Where do we start?!? So much to observe and listen to when spring is springing all over!
>>LISTEN<< Generally you will have to look to the higher branches of deciduous trees to see a singing Rose-breasted Grosbeak (male). We always check singing grosbeaks because the females sometimes sing, too, not a common occurrence among passerines. 5/30/15, Sterling A.Rawle photo
>>LOOK<< Dragonflies are not always difficult to identify. This female Four-spotted Skimmer (Libellula quadrimaculata), common near bog-bordered ponds and acidic streams in central MA, shows off her striking wing pattern. Rutland, 5/23/15 A. Rawle photo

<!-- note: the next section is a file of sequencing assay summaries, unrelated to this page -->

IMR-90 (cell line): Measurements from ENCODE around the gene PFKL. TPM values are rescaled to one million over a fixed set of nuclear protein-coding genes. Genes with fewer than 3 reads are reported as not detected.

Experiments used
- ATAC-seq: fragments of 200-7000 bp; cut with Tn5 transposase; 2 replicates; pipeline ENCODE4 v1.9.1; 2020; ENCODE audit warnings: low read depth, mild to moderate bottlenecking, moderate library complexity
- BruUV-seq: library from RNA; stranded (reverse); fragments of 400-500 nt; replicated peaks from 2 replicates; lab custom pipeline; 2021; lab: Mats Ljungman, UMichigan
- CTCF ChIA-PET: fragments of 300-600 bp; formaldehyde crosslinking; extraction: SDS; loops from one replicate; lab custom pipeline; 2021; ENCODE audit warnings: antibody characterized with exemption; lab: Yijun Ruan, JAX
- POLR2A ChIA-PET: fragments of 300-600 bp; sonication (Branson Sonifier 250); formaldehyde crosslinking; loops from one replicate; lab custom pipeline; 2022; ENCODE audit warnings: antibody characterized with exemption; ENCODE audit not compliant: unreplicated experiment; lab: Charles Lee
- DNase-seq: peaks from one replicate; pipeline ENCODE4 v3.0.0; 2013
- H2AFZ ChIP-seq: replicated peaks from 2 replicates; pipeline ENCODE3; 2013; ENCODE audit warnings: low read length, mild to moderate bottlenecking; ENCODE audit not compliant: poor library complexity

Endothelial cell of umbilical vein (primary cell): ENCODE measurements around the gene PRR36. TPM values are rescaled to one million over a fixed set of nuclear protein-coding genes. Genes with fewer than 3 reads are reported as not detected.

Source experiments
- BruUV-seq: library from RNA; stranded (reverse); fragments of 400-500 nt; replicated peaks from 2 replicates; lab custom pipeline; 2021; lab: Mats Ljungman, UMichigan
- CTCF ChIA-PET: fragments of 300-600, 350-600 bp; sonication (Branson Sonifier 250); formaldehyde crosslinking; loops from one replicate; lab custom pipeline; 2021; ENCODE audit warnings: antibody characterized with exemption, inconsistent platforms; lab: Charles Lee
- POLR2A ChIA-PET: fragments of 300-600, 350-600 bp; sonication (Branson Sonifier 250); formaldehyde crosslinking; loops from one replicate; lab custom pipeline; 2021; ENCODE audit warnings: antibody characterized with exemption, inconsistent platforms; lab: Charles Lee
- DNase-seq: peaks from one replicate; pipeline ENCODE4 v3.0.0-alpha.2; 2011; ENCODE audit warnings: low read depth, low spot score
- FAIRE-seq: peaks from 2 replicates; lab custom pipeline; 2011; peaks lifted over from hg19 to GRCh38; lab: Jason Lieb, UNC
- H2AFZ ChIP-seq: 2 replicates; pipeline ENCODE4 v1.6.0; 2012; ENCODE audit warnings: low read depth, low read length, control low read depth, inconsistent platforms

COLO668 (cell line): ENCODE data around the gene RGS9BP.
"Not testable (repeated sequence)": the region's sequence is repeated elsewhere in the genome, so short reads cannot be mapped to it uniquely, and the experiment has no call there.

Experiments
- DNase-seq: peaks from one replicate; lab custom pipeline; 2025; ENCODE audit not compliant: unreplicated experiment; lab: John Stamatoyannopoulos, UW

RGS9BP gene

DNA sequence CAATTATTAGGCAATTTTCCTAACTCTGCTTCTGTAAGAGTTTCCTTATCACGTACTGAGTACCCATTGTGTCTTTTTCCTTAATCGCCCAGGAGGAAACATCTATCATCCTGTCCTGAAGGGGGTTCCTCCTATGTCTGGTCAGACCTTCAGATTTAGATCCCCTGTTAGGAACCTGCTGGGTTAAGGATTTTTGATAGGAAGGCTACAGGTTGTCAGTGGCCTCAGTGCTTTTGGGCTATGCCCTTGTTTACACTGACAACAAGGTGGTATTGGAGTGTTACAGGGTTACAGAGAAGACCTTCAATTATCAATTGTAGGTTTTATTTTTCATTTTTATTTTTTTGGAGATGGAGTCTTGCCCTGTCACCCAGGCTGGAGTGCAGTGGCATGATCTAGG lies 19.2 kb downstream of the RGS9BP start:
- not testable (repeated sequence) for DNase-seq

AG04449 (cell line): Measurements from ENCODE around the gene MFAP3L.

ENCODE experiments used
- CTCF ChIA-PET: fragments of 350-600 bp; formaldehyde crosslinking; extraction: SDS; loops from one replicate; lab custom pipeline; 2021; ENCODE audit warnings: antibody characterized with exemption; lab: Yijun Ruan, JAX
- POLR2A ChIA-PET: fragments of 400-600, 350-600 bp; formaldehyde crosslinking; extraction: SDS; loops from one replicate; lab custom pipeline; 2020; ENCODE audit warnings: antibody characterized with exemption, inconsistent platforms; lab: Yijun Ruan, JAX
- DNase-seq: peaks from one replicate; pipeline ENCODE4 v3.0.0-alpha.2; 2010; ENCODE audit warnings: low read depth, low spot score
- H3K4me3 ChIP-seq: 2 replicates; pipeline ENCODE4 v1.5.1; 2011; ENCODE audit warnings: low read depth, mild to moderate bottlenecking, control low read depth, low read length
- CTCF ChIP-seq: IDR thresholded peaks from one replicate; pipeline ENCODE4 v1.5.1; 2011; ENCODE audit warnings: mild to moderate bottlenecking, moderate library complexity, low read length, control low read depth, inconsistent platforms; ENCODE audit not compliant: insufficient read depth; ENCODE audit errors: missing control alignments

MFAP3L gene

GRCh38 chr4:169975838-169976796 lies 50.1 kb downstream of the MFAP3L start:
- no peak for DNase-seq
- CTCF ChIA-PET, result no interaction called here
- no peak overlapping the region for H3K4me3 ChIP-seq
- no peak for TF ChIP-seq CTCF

>>LOOK and WATCH PATIENTLY<< Much of butterfly-watching requires waiting for the subject to settle. It's doubly rewarding to encounter an unusual species. This Milbert's Tortoiseshell was an uncommon and early find in Hubbardston 5/17/15.
Also unexpected was this Arctic Skipper 5/29 in Hubbardston.
>>LISTEN and PEER PATIENTLY<< It may take you a few minutes to locate a Common Yellowthroat (male), even though he is singing loudly and persistently. They will pop up to investigate from time to time, but usually they're in the low shrubs and undergrowth of wet areas and marshes. Rutland, 5/23/15 A. Rawle photo
>>LOOK<< You'll have to be observant and lucky to find a Wood Turtle--a Species of Special concern in Massachusetts-- laying eggs in a gravelly location with access to the "home" river. Rutland, 5/31/15 hikingcamera photo
>>LISTEN and LOOK<< Gray Catbirds are secretive and tend to sing loudly from within the darkest depths of shrubbery. In early spring they are more likely to come out in the open so to better court a potential mate. Princeton, 5/16/15 A. Rawle photo